He’s sparky, he’s voiced by Ryan Reynolds, and he has a little hat. The long-awaited and prolifically memed Detective Pikachu has arrived to crack the case and bring one of the world’s most storied video game franchises to life, carrying the weight of years of expectation on his tiny back. Pokémon: Detective Pikachu isn’t the gritty film noir we half-jokingly dreamed it to be, but it is a genuinely dazzling bit of world-building that does justice to the dreams of those who spent countless hours with their GameBoy inches from their face, imagining a world where they too could have their own super-powered furry friend.
Detective Pikachu, an original story set in the Pokémon world, but also based in part on the Nintendo 3DS game of the same name, is an admittedly a risky jumping off point for a potential franchise. It’s not particularly interested in the battle-based hierarchy that made the games so addictive. There’s plenty of action to be found here – much of it on a grand scale, but little in the way of the trainer-led duels that seem poised for a big-screen adaptation.
Director Rob Letterman is more interested in atmosphere than cribbing direct structural elements from the games, something that could potentially alienate audiences, but it works marvelously. This a film keyed into what makes the universe tick, with every creature and location bursting with the style that made the series iconic. The world of Ryme City, the harmonious hub between Pokémon and humans that serves as the beating heart of the film, is a breathtaking bit of visual effects magic that makes every moment in the metropolis feel like it’s teeming with life. Even though the battle and creature-catching elements that form the core of the games are missing, Letterman’s world serves as a stunning treat for longtime fans and a fitting introduction for newcomers to the series.
Being a movie for children, the plot isn’t quite on the level of complexity as the effects. It’s a rather straightforward mystery, with Justice Smith starring as the antsy loner Tim, an insurance adjuster who arrives in Ryme City to settle the affairs of his long estranged and recently deceased father Harry. His father’s dedication to his job as a detective alienated Tim, and his eagerness to move on from Harry’s death is interrupted by the sudden appearance of a talking, deerstalker-wearing Pikachu (Reynolds) who only he can understand. Pikachu, riddled with amnesia and driven by the belief that Harry is alive, convinces the usually Pokémon-averse Tim to help him solve the mystery of his father’s disappearance and regain his memories along the way.
The dynamic basically amounts to an opportunity for Reynolds to do Deadpool-lite under the guise of the most adorable CG creation you can imagine, and it’s hit and miss whether or not the gimmick works. There’s some great jokes and Reynolds is turning his branded sense of sarcastic charm up to 11, but his performance feels like an element that the movie doesn’t necessarily benefit from. Had Reynolds played it a bit more in the vein of the teeth-baring noir heroes that so clearly inspired the film, the idea of a sleuthing Pikachu could have been a smarter parody and less of what we’ve come to expect from his increasingly similar roles. It’s by no means a bad performance, but one that could have used a more inspired touch.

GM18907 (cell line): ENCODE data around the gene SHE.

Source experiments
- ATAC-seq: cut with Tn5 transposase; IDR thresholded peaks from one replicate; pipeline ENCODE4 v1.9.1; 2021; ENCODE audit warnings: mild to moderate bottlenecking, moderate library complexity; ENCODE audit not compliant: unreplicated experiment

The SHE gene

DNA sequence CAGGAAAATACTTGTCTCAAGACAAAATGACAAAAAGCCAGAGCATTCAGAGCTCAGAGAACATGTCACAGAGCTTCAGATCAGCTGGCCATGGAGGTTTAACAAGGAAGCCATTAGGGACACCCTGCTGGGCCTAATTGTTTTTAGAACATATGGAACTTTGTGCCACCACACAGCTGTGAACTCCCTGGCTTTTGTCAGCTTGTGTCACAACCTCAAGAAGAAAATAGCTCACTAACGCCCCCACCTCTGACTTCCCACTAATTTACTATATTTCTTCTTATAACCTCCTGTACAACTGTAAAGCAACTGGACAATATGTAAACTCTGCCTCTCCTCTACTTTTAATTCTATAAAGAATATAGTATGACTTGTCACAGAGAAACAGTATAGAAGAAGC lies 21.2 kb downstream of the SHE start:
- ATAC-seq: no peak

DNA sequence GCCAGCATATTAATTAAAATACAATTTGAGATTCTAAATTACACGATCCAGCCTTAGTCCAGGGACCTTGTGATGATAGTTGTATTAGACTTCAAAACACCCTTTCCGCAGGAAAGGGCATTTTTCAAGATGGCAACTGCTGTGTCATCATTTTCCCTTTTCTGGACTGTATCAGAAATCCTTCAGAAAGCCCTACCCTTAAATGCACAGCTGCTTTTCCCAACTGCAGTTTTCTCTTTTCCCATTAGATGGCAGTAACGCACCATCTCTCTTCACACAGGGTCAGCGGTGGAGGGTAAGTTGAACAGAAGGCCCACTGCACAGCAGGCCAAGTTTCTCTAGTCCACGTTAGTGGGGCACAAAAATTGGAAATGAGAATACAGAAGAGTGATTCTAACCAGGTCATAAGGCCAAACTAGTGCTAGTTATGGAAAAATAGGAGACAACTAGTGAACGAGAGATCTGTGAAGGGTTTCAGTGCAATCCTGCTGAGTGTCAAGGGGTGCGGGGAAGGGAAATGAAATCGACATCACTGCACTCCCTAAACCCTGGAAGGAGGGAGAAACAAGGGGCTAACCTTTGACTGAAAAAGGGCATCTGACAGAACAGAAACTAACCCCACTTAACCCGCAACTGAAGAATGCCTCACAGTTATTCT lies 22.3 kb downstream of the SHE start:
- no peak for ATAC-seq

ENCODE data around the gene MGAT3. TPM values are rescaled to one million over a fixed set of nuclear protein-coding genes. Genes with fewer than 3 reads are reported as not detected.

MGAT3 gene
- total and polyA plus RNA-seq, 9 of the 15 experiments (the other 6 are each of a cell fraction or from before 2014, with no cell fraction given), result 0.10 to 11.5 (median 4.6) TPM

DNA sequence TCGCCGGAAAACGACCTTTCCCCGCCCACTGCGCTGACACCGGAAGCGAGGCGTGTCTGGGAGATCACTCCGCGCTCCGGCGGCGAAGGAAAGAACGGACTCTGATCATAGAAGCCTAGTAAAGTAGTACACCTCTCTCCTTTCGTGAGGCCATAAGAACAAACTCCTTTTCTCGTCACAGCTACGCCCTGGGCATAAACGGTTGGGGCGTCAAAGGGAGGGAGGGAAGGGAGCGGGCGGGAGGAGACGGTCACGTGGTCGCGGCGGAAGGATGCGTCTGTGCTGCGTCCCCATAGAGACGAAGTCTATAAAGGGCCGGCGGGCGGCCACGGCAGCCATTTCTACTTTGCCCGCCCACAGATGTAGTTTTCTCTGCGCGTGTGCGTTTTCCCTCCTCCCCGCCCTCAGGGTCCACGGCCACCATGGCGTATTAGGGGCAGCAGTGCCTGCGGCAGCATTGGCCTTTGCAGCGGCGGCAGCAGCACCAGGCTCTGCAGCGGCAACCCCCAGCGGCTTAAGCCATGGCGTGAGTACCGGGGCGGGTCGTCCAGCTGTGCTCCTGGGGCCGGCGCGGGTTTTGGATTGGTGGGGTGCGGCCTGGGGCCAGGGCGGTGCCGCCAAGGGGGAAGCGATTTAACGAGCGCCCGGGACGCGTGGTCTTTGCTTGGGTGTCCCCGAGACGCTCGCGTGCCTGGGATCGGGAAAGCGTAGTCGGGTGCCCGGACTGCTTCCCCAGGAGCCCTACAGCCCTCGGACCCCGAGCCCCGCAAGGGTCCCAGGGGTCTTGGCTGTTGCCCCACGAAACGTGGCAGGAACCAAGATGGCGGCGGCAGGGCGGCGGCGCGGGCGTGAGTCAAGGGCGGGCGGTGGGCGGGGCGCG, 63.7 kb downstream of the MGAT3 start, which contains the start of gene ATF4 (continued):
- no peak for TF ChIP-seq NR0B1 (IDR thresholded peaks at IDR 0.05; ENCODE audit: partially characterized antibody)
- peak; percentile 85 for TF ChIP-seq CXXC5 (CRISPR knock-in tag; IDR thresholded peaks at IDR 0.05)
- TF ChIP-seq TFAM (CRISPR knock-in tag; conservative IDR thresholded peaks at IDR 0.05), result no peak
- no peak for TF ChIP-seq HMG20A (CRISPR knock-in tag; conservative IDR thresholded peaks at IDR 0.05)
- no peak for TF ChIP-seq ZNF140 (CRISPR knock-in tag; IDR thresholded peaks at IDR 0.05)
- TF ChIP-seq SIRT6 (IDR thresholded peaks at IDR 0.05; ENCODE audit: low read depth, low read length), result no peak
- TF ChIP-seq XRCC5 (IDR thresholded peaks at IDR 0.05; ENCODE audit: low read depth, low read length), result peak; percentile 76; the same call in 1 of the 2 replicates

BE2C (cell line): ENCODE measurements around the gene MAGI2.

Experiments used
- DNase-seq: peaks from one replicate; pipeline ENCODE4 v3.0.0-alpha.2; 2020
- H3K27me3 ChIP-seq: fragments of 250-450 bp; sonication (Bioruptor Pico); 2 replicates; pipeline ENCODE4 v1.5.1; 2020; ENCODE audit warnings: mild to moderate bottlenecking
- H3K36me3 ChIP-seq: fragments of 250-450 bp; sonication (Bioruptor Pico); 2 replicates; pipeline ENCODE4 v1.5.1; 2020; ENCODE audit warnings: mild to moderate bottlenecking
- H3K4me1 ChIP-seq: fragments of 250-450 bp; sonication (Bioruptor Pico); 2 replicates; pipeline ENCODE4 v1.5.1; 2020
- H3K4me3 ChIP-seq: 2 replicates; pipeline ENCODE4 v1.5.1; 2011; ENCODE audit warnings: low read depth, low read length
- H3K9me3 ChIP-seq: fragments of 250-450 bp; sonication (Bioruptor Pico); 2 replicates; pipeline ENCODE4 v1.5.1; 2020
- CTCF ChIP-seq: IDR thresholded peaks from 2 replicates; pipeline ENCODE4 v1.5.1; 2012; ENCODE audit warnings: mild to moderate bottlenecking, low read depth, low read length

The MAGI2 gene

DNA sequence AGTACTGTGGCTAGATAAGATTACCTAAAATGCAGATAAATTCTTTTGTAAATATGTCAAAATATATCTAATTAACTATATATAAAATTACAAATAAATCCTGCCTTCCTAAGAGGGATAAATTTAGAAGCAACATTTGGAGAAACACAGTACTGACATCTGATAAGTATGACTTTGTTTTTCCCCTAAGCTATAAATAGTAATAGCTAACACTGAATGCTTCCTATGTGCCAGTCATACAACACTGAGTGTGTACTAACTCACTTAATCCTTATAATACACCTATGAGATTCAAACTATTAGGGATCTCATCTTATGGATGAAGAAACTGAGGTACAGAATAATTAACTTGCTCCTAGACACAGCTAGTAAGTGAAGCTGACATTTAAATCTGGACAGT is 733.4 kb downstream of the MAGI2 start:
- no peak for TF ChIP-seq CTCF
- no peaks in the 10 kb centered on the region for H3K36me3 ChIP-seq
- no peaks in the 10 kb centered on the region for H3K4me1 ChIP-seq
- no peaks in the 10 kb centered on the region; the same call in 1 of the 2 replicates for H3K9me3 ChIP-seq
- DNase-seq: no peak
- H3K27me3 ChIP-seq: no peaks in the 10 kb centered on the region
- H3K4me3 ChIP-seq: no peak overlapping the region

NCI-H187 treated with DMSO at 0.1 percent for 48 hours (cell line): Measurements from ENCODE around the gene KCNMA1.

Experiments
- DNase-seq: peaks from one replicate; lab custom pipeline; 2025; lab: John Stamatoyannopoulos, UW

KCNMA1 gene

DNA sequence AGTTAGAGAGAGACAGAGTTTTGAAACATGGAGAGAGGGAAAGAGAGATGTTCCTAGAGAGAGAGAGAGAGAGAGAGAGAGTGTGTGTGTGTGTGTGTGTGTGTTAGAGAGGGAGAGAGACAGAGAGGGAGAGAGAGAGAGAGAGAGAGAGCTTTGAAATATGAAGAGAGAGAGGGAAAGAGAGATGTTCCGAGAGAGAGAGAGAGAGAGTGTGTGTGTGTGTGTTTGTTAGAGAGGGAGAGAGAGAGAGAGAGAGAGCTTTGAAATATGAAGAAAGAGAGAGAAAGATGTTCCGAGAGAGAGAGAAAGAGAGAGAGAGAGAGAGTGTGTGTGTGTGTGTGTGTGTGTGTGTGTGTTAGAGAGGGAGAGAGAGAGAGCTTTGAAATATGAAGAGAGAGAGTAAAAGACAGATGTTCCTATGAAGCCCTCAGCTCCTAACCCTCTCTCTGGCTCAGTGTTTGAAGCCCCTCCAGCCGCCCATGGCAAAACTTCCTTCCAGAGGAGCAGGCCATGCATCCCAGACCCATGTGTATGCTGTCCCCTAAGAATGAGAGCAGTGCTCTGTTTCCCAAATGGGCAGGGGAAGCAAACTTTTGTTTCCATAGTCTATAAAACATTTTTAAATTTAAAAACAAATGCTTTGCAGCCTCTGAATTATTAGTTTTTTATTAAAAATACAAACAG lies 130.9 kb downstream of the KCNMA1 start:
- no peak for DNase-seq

Pikachu’s human counterparts are luckily a bit more solid, with Smith in particular continuing to prove he makes for a sensitive and charming lead. While many performances with a largely CGI counterpart can feel a bit stilted, Smith owns the challenge, building his character’s emotional relationship with Pikachu with confidence. While their roles are slightly underwritten, Kathryn Newton and Bill Nighy‘s roles as journalist Lucy and Ryme City founder Howard Clifford have the unique flair of feeling like they’re ripped straight from the games. Both give plucky, frantic performances that capture the high energy of the rivals and gym leaders that gave the series a distinct charm, and both are more than up to the campy task of bringing that vibe to the screen.
Where the film may lose some people is in its third act, where Letterman goes off the rails in the name of calling to some of the stranger implications of the franchise’s lore. It all may be a bit hard for non-Pokémon fans to swallow, but it’s an admirably kooky heel turn that plays to the film’s visual strengths and even provides some (not entirely successful) explanations for some of its weirder elements. Even with this loud, flashy finale, the film continues to make a case for its own existence, forging its own identity in what could a climatic moment ripped with any number of similar family or blockbuster films.
Pokémon: Detective Pikachu certainly isn’t the kick-off for a live-action Pokéverse that we all imagined, but it manages to overcome its sometimes sloppy plotting to turn out a visually splendid and breezy bit of fun for fans and newcomers alike. Perhaps more importantly, it’s a pretty inventive way to get children into the noir genre, hopefully inspiring a whole new generation not only to love Pokémon, but also revel in the mystique of the detective dramas that inspired this film and countless others. If Pikachu solving crimes can motivate kids to get a clue about films beyond this one, that’s more than enough reason to accept this as the solid caper that it is.
Pokémon: Detective Pikachu hits theaters worldwide Friday, May 10th